What are some of the reasons why DWI cases are thrown out of court?

There are many reasons why DWI charges are thrown out of court and charges are dismissed. Some of the most common reasons include:

  • The traffic stop was not valid – Police officers need to have a reason to stop someone on the road. Specifically, they need to have a “reasonable suspicion” that you are under the influence of alcohol or appear to be violating the rules of the road. If the police cannot properly demonstrate why they stopped you, any evidence obtained during your traffic stop may be inadmissible in court, including any breathalyzer or field sobriety test results.
  • The field sobriety test was not valid – Some police departments ask people stopped for suspicion of driving while intoxicated to take a field sobriety test (FST). Such roadside tests include a one-leg stand (OLS), the walk and turn test (WAT) and the horizontal gaze nystagmus (HGN). However, such test results are often thrown out of court for many different reasons, including:
    • The lighting conditions were too dark and caused the driver to make mistakes.
    • The pavement surface was uneven and the driver reasonably lost their balance.
    • The driver was not wearing the proper footwear, including sandals.
    • The police officer did not properly explain the test before administering it.
  • Chemical tests were not done properly – Police officers need to follow very strict rules and guidelines when administering chemical tests to determine if someone is legally intoxicated. Such tests often include breathalyzer tests, urine tests and blood tests. When mistakes are made, the test results may not be accurate and should be thrown out of court.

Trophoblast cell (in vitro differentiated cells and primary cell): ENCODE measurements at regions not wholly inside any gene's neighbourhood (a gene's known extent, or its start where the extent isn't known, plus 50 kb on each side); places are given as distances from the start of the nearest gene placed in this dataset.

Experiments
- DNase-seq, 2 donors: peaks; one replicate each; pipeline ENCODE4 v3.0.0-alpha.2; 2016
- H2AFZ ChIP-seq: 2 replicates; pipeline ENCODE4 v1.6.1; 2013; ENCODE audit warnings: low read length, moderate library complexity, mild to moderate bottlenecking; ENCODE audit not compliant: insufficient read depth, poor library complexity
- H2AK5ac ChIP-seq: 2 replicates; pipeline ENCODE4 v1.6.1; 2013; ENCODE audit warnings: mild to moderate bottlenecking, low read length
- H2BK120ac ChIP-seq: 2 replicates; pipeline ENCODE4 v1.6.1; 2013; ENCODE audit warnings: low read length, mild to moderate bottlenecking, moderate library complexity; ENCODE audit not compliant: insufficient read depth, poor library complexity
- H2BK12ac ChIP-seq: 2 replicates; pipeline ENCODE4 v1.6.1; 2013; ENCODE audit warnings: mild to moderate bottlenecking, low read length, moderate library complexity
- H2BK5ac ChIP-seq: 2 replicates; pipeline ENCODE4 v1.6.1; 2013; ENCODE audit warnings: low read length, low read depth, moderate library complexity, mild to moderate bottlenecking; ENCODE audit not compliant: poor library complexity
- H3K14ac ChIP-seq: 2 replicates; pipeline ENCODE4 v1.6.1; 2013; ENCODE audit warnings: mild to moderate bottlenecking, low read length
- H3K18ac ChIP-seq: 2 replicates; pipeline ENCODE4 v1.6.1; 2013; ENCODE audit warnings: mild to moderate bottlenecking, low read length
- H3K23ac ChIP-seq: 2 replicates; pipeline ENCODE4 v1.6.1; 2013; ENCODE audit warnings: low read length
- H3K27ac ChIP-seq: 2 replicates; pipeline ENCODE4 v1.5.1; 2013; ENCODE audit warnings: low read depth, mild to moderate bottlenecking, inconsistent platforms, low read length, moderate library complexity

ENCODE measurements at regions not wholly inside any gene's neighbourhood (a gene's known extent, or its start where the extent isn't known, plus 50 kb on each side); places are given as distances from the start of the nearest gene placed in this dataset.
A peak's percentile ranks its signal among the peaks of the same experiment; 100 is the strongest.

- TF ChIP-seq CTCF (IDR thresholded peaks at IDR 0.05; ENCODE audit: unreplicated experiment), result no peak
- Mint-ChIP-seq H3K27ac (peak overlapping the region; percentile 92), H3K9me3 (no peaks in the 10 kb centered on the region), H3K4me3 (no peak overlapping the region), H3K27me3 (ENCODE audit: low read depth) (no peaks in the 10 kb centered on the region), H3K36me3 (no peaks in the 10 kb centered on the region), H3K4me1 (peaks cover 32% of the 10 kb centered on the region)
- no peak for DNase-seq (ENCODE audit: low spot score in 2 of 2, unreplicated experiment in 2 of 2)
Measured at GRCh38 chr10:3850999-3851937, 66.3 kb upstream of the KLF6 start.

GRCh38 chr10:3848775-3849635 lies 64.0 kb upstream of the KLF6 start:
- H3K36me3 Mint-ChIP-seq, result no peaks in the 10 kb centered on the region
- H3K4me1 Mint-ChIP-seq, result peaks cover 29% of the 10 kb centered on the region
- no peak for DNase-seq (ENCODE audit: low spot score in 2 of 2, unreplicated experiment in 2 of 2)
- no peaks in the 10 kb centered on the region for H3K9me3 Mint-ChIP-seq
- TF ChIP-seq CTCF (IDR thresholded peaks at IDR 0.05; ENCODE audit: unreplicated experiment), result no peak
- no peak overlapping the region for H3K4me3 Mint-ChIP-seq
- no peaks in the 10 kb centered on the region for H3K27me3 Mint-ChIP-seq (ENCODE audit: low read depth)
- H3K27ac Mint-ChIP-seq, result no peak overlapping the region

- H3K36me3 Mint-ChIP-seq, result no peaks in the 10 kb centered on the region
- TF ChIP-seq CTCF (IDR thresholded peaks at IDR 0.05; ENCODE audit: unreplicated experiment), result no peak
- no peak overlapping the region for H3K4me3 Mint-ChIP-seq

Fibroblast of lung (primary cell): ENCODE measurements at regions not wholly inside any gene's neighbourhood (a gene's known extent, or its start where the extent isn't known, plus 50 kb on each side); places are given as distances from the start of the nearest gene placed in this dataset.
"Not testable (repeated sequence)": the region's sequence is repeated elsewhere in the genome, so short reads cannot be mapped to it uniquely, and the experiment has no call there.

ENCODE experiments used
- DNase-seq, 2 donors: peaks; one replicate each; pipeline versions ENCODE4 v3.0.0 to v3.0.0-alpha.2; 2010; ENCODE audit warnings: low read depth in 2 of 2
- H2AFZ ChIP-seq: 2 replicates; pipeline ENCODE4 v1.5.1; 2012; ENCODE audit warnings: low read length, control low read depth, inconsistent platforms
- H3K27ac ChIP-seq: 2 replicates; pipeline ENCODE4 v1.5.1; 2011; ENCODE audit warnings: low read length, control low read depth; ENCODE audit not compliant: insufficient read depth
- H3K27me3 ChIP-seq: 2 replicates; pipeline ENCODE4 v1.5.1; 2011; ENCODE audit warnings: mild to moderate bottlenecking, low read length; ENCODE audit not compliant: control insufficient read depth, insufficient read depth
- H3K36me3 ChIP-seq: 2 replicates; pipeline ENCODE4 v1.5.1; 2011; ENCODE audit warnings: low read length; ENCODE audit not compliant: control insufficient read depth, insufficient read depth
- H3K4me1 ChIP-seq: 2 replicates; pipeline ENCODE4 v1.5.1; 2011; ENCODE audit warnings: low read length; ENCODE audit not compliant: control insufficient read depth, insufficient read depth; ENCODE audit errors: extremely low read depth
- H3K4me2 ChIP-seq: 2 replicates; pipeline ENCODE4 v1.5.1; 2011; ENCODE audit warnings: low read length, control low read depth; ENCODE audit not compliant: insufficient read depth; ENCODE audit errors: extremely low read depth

• Test samples were not stored properly – Test samples from BAC blood tests, urine tests and breathalyzer tests need to be stored properly in a temperature-controlled environment. Otherwise, the samples can become contaminated and may affect test results based on improperly stored samples.
  • Questions about who was driving – This situation happens more often than many people might realize. If a police officer arrives at the scene of a solo car accident and it’s not clear who was driving, the officer cannot simply assume who was driving the car. Just because you own the car, for example, doesn’t mean you were the driver. And unless police can prove “beyond a reasonable doubt” that you were driving the car, your DWI case may be dismissed in court.

If you have been charged with driving while intoxicated in Texas, don’t simply assume that you will be convicted of DWI. Learn more about your legal options and schedule a free consultation with one of our Montgomery County DWI defense attorneys at our law firm. Contact us to schedule an appointment.

The Call You Need to Make After Being Arrested for DWI

Texas DWI attorney